11

Most tutorials on compressing a file in Python involve immediately writing that file to disk with no intervening compressed python object. I want to know how to pickle and then compress a python object in memory without ever writing to or reading from disk.

  • You can't compress an object, AFAIK. You can compress the representation of an object (serialized, for instance). The most obvious representation would be a string, so you may want to check this question – goncalopp Oct 21 '13 at 17:04
  • Ok, so how do I pickle and then compress the representation in memory? – Michael Oct 21 '13 at 17:07
  • Compression with what compression technique? There are multiple to choose from. – Martijn Pieters Oct 21 '13 at 17:08
  • Just pickle to a string then compress the string (see my previous link) – goncalopp Oct 21 '13 at 17:08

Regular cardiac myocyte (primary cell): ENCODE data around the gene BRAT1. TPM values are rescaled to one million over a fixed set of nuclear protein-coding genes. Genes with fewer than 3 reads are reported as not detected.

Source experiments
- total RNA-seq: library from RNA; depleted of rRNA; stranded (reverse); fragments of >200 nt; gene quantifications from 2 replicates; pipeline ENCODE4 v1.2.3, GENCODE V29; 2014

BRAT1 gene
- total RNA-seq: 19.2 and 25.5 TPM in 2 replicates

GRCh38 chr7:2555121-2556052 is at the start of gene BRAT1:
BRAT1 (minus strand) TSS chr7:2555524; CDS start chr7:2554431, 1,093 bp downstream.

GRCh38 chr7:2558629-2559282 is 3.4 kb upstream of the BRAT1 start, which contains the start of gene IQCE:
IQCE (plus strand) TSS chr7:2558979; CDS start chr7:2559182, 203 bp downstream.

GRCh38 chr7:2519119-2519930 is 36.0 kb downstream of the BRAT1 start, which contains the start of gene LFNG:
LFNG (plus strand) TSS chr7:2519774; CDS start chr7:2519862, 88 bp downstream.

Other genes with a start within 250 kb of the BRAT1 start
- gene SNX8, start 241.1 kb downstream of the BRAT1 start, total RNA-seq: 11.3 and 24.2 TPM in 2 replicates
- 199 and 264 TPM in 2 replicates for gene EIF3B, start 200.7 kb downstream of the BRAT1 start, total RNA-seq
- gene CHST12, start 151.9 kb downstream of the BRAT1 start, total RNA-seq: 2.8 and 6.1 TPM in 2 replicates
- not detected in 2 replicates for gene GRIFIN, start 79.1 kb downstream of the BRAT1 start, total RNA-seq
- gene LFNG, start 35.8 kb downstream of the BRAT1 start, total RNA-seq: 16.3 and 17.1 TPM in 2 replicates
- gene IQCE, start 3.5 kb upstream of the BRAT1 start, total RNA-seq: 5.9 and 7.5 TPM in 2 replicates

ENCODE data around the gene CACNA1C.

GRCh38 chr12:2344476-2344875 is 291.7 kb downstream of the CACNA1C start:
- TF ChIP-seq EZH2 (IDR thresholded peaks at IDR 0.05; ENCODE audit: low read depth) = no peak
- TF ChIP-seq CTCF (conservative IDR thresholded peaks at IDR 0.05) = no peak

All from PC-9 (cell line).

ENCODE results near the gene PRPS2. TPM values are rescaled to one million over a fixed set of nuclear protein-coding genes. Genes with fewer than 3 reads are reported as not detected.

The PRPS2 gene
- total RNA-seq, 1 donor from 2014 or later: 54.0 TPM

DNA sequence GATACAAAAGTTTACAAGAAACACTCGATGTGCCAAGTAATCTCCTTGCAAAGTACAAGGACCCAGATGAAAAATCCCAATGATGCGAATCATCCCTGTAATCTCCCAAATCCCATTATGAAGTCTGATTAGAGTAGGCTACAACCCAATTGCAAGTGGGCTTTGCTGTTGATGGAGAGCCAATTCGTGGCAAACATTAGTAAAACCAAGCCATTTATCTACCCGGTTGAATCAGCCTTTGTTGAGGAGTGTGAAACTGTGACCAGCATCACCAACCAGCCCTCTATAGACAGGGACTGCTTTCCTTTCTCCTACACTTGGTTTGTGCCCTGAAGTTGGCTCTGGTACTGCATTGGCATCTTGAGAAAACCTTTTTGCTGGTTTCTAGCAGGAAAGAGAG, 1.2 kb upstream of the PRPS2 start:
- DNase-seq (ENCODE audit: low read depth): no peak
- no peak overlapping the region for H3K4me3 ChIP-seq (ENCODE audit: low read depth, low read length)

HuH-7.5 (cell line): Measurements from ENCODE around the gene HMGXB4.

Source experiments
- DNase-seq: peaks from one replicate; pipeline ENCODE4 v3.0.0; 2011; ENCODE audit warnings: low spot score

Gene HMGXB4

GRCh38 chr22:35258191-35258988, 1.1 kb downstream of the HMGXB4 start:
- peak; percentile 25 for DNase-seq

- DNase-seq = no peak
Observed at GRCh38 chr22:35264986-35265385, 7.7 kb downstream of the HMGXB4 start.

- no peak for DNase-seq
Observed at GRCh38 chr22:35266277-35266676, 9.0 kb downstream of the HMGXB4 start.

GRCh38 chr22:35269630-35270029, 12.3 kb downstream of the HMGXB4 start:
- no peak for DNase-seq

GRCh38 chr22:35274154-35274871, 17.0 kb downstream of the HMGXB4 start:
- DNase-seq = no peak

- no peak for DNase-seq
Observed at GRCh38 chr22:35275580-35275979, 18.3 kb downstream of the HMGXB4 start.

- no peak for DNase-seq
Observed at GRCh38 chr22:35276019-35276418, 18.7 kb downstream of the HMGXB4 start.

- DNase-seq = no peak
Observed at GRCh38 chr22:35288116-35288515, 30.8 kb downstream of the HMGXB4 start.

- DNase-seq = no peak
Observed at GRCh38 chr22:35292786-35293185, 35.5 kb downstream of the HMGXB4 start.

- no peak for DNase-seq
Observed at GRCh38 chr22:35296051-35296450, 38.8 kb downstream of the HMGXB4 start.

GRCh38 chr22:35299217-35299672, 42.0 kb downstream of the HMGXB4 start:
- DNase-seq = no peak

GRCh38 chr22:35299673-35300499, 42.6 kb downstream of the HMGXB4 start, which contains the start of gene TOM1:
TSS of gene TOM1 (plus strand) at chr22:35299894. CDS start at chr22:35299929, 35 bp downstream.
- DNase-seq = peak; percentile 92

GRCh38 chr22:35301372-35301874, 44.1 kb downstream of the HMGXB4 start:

21

I use this to save memory in one place:

import cPickle
import zlib

# Compress:
compressed = zlib.compress(cPickle.dumps(obj))

# Get it back:
obj = cPickle.loads(zlib.decompress(compressed))

If obj has references to a number of small objects, this can reduce the amount of memory used by a lot. A lot of small objects in Python add up because of per-object memory overhead as well as memory fragmentation.

6

Batteries included.

>>> zlib.compress(pickle.dumps([42]))
'x\x9c\xd3\xc8)0\xe0\xf241\xe2J\xd4\x03\x00\x10A\x02\x87'
4
bz2.compress(pickle.dumps(some_object))

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